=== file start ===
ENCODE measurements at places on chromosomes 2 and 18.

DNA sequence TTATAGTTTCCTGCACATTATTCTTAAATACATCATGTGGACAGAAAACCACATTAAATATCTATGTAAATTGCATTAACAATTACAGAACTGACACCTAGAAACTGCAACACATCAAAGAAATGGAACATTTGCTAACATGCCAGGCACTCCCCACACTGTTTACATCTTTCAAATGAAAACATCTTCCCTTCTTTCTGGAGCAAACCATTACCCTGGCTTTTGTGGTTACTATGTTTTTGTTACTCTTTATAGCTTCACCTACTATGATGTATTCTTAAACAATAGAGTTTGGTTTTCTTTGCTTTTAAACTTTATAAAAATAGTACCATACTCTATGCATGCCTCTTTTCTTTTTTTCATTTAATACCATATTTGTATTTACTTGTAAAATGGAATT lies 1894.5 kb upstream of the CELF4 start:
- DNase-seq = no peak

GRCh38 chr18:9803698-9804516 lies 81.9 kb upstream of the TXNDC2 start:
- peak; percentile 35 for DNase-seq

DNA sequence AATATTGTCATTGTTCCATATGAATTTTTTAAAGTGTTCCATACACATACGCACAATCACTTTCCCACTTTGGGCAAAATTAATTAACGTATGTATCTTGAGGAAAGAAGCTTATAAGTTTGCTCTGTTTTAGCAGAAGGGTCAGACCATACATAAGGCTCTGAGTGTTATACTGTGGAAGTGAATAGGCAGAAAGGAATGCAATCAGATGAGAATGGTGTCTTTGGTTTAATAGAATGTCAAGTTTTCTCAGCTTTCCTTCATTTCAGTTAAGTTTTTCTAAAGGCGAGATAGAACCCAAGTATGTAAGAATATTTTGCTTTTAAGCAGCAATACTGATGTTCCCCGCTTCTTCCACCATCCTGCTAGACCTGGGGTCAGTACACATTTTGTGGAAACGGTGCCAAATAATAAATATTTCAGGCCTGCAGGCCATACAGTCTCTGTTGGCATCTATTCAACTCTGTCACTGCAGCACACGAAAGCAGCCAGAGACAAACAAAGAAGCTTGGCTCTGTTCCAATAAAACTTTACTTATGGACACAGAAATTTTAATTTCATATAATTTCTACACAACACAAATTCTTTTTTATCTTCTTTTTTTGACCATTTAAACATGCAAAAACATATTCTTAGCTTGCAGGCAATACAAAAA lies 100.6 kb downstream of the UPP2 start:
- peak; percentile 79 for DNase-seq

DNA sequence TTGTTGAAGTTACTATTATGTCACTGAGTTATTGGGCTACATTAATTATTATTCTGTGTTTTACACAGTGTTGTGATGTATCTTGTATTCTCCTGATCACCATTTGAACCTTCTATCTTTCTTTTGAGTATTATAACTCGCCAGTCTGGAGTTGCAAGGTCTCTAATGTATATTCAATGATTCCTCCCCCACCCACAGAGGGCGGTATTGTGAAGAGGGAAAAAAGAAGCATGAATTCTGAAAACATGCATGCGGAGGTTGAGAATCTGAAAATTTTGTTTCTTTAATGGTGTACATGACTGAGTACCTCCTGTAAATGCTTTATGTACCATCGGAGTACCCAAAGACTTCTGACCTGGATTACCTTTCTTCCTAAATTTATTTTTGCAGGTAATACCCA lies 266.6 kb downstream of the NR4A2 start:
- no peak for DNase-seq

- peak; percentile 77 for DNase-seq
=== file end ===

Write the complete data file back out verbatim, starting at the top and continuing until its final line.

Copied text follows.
ENCODE measurements at places on chromosomes 2 and 18.

DNA sequence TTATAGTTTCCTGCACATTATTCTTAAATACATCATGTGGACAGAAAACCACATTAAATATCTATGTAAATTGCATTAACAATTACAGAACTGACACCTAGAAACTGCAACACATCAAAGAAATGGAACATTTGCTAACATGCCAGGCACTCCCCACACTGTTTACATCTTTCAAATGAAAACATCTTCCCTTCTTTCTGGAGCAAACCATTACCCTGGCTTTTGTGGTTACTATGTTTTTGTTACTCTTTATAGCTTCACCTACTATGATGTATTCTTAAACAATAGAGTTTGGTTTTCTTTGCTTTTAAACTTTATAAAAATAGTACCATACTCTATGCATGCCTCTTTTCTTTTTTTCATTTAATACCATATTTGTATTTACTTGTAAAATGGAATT lies 1894.5 kb upstream of the CELF4 start:
- DNase-seq = no peak

GRCh38 chr18:9803698-9804516 lies 81.9 kb upstream of the TXNDC2 start:
- peak; percentile 35 for DNase-seq

DNA sequence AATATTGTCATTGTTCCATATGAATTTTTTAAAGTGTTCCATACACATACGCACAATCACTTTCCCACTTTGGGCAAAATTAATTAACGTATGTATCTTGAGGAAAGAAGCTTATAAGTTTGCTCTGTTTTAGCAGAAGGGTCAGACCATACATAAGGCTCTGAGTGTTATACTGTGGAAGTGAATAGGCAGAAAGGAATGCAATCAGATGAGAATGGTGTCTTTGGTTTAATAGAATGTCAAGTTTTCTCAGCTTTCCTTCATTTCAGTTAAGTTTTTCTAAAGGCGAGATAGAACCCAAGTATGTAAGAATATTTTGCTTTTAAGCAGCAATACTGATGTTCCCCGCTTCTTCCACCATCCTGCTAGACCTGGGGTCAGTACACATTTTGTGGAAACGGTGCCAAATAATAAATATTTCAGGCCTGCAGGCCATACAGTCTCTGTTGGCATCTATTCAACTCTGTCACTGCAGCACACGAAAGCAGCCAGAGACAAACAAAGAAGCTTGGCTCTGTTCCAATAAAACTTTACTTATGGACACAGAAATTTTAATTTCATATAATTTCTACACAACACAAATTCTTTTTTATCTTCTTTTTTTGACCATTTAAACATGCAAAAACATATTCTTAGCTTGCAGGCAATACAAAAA lies 100.6 kb downstream of the UPP2 start:
- peak; percentile 79 for DNase-seq

DNA sequence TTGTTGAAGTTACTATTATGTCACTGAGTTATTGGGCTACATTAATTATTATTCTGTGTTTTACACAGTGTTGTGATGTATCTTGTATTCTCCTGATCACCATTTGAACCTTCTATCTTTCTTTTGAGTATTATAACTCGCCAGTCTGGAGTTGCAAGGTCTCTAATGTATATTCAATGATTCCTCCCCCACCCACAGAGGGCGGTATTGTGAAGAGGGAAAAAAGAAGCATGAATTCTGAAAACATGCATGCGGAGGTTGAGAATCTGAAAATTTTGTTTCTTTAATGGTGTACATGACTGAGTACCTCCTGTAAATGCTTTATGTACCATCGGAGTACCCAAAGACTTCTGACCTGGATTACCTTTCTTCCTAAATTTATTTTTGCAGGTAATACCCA lies 266.6 kb downstream of the NR4A2 start:
- no peak for DNase-seq

- peak; percentile 77 for DNase-seq